So, what’s new in the Directory since the beginning of December?
Hello, hello, darlings! Freshly returned from the virtually internet-less Cuba, where I enjoyed the most wonderful 3 weeks of relaxation, you will pardon the delay in presenting you with the customary year review + goals and resolutions New Year post.
In fact, please pardon the lack of customary reviews and goals (though I will put down a few reflections, just for records’ sake).
On the plus side, I have just about celebrated my 3-year bloggoversary, on the 31st Dec, but I was too deep in the clutches of jet lag to be coherent enough to write about it. However, as it is customary, I have a little giveaway for you, courtesy of Simplicity patterns.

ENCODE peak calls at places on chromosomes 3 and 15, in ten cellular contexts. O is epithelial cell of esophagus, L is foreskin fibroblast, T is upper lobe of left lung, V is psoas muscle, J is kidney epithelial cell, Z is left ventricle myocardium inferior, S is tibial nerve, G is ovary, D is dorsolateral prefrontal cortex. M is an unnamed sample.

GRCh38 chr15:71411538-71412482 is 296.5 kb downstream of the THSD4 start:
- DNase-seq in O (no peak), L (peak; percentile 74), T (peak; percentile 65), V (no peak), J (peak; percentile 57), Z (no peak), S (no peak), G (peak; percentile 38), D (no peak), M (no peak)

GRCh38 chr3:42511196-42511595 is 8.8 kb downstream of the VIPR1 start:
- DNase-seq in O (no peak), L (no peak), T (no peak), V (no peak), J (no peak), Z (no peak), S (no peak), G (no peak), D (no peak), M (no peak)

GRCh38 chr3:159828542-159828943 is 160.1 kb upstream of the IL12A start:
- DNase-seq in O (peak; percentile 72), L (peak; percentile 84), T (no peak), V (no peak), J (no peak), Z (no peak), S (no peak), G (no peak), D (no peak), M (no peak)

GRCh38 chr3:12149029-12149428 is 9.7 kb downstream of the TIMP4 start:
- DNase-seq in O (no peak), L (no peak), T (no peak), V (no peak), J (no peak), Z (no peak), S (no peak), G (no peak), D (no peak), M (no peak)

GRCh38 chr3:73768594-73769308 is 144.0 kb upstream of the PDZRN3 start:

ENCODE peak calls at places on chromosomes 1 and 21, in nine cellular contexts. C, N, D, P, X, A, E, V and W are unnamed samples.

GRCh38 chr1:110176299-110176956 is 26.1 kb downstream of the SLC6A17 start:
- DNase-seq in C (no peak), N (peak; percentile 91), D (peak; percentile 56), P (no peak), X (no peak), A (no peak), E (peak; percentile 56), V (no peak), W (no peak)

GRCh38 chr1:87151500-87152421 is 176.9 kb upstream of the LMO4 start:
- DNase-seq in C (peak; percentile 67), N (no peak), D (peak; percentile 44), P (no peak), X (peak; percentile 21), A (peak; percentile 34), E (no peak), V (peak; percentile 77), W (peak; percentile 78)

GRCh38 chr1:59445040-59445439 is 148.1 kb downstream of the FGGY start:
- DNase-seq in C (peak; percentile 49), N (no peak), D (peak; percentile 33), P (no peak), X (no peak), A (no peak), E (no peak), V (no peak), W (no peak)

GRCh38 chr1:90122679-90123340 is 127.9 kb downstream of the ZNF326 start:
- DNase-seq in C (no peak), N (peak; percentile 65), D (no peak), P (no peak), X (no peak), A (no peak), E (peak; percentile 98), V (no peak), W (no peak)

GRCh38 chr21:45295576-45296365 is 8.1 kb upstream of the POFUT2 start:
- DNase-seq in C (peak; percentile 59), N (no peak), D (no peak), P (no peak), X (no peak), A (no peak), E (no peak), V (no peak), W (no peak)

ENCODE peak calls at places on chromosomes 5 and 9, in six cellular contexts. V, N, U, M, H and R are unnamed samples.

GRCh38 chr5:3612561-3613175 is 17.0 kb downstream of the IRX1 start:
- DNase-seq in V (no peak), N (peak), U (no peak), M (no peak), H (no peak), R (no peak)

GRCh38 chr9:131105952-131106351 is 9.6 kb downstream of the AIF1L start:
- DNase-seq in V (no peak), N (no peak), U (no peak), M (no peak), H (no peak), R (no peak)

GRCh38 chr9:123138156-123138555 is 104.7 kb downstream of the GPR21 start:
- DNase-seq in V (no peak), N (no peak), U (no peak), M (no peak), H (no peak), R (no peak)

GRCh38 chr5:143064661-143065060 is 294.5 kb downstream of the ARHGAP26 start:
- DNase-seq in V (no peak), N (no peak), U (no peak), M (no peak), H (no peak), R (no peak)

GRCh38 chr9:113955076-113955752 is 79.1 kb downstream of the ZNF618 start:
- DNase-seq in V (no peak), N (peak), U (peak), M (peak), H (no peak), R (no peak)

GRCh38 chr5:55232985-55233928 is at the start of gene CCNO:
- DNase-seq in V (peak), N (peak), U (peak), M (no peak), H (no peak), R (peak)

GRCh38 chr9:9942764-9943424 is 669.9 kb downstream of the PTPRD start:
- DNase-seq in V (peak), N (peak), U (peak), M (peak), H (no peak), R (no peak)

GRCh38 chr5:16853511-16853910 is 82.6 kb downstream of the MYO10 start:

This does sound a bit overdramatic, doesn’t it? Well, maybe a tad.
But no other dress I ever sewed, except my wedding dress, put me through the wringer quite as much as this Sophia Dress from Burda Style Magazine Vintage Special. It took a long time, a lot of head scratching and a lot of swearing to turn from pattern+fabric into a dress I can slip into. And all for just one wear…
Was it worth it? Well, read on and tell me what do you think…
Hi everyone! My name is Irina, I live in Cluj, a lovely city from Transylvania and I am thrilled to take you along on a virtual tour of the best fabric shops the city has to offer. I’ve started sewing about a year ago, and I’ve soon become obsessed with all things fabric and notions. The fabric shops in my city have quickly become one of my happy places and I love to pop in to see what new stuff they have. Also, whenever I’m travelling somewhere I always check out the local fabric shops, I think we can all agree that fabric is the best souvenir. So, if you ever find yourself in Cluj, I hope this little guide will help you.